The women's Individual Pursuit at the 2004 Summer Olympics (Cycling) was an event that consisted of matches between two cyclists. The riders would start at opposite ends of the track. They had 12 laps (3 kilometres) in which to catch the other cyclist. If neither was caught before one had gone 12 laps, the times for the distance were used to determine the victor. In the twelve matches of the 2004 event, one cyclist was lapped.
Ulmer held the world record coming into this event, which she set at the world championships in Melbourne in May 2004. She reduced the world record by more than 6 seconds during this event. All three of the medallists in Athens beat the previous world record.
WR denotes world record Q denotes qualification for next round
The riders raced against each other in matches of two. Qualification for the next round was not based on who won those matches, however. The cyclists with the eight fastest times advanced, regardless of whether they won or lost their match. This resulted in the first two heats not having any riders advance while the next four heats each had both winners and losers advance.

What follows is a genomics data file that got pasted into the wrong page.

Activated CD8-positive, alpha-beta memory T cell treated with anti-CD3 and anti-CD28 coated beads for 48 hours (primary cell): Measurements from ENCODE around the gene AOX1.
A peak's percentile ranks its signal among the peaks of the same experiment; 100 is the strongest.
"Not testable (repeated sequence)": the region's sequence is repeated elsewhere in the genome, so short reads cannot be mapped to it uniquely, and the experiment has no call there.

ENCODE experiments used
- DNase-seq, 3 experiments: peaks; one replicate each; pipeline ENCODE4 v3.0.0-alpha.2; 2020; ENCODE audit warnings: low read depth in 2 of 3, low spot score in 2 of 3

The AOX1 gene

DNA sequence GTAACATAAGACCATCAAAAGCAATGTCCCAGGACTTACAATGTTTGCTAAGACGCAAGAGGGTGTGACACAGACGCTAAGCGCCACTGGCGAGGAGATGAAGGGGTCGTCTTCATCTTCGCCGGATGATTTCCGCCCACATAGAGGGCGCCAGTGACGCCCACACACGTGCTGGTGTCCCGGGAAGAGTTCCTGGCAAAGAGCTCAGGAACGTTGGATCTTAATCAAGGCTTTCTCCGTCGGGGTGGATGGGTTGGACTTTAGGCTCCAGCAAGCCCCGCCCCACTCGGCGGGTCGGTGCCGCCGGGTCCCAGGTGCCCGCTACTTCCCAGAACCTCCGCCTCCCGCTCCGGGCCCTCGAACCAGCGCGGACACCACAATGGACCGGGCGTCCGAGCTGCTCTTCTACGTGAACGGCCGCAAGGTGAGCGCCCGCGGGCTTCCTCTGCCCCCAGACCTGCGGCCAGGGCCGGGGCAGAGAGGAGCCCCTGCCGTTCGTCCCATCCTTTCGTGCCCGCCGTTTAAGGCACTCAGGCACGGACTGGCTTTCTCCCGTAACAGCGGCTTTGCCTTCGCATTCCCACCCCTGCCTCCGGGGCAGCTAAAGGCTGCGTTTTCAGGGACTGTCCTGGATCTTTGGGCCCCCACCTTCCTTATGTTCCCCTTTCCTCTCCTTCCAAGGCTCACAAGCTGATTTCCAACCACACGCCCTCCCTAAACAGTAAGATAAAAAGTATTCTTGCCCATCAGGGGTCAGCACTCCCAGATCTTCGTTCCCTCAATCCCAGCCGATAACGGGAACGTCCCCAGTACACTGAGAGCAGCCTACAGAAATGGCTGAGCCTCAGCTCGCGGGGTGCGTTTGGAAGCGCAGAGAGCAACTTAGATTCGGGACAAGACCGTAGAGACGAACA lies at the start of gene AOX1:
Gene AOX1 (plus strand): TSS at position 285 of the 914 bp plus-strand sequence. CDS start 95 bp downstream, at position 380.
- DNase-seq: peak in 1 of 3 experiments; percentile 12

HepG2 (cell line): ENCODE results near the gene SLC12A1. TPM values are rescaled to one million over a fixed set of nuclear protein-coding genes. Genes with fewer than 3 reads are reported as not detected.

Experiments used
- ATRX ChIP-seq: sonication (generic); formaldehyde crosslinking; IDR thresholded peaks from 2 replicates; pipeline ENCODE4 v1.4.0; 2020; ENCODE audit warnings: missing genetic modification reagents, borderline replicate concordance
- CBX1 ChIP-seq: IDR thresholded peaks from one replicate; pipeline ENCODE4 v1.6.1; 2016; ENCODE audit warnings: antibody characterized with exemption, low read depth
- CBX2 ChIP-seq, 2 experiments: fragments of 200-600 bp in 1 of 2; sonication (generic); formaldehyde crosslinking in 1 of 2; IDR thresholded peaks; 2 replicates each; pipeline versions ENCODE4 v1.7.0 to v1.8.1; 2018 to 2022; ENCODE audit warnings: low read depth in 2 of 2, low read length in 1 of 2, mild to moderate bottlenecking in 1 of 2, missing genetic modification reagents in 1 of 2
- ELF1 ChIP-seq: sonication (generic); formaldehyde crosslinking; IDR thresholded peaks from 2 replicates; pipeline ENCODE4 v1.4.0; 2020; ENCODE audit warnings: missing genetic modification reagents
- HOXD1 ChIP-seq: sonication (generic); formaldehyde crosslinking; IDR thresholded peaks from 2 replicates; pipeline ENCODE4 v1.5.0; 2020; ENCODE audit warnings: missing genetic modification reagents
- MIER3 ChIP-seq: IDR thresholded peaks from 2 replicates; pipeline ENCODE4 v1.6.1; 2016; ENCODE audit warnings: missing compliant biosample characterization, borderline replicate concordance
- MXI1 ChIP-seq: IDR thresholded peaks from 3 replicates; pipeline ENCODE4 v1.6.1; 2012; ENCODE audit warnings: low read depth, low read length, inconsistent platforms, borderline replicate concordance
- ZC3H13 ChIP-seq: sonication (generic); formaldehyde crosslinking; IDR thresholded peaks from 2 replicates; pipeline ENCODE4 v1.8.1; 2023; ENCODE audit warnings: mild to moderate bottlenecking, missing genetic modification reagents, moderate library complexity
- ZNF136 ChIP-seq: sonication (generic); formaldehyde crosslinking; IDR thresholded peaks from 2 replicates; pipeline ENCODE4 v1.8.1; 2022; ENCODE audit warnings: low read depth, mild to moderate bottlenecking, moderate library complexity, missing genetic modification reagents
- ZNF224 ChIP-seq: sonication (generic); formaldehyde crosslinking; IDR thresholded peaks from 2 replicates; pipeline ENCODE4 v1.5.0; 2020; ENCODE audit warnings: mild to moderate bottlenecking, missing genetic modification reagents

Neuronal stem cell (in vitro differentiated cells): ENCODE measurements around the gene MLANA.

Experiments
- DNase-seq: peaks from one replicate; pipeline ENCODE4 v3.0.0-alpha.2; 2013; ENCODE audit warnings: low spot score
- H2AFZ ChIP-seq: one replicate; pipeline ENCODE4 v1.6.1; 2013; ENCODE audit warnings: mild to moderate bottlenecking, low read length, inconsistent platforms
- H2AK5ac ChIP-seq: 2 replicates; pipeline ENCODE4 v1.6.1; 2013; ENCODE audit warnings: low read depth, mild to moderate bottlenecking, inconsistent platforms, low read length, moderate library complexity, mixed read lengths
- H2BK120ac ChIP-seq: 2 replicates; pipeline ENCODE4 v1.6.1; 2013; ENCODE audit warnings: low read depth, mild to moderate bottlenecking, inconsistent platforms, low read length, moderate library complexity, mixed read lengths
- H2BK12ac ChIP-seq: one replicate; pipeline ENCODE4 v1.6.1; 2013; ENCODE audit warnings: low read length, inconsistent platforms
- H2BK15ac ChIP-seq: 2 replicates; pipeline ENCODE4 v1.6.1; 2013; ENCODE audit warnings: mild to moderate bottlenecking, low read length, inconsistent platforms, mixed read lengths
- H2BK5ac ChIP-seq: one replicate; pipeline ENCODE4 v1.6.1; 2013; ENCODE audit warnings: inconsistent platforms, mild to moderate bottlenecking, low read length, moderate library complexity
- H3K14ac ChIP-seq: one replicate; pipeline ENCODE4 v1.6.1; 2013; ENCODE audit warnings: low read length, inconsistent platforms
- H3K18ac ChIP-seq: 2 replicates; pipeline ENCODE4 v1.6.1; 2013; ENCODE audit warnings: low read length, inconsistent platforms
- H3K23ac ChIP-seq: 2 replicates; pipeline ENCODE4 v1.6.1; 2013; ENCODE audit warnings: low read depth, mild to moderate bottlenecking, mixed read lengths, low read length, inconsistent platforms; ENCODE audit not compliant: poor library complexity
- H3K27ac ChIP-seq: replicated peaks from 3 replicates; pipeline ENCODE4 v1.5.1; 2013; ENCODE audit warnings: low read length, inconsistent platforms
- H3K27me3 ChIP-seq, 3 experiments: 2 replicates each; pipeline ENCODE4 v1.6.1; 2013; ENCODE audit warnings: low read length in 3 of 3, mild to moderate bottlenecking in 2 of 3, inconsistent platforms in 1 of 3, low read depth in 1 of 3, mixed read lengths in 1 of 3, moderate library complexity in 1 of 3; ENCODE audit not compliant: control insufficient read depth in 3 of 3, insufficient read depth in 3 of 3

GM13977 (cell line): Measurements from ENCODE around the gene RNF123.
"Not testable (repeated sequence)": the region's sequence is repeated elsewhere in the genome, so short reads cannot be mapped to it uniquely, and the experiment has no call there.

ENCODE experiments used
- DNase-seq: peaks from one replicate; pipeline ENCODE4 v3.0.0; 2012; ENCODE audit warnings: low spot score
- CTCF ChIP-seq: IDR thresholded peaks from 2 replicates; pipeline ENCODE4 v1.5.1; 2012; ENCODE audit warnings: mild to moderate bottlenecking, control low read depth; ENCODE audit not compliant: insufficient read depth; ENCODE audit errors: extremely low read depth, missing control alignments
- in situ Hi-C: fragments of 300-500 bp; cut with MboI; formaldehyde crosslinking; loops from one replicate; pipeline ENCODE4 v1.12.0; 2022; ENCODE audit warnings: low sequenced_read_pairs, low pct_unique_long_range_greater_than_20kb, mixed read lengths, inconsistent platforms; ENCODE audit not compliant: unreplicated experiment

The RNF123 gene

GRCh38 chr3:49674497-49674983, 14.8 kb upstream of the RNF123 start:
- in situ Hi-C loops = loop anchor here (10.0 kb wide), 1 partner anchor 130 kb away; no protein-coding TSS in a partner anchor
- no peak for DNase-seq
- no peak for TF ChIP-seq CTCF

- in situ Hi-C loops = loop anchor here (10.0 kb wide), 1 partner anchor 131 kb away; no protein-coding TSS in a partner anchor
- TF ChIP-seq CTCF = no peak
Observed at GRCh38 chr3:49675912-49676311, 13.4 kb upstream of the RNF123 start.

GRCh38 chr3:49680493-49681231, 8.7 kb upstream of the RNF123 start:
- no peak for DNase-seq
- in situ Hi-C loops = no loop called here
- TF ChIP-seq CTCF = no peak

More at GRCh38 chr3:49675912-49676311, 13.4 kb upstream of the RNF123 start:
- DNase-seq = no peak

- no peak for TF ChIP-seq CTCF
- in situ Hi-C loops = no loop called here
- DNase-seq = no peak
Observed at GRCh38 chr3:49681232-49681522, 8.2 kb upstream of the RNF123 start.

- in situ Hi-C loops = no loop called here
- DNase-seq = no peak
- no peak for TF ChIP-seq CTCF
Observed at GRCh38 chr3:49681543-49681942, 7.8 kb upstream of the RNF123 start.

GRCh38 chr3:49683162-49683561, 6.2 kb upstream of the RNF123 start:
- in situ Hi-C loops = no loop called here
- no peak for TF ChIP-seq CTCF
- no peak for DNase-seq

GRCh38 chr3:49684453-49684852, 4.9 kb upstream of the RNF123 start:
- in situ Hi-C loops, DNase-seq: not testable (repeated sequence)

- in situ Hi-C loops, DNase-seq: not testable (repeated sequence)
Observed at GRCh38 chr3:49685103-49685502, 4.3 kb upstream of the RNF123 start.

In the first round of actual match competition, cyclists were seeded into matches based on their times from the qualifying round. The fastest cyclist faced the eighth-fastest, the second-fastest faced the third, and so forth. Winners advanced to the finals while losers in each match received a final ranking based on their time in the round.
In the women's individual pursuit finals, the current world champion and world record holder, Sarah Ulmer from New Zealand, set a new world record in the final for a time of 3:24.537 for the gold medal. It is the first time New Zealand has ever won a cycling gold medal. The Australian, Katie Mactier (3:27.650), set a very fast first 1000 m of 1:10.618, with a lead of one second, but Ulmer reversed this lead in the second 1000 m, and went on to win the pursuit by 3 seconds. Netherlands rider and former world champion, Leontien Ziljaard-van Moorsel rode a time of 3:27.037 for the bronze defeating Australian, Katherine Bates (3:31.715)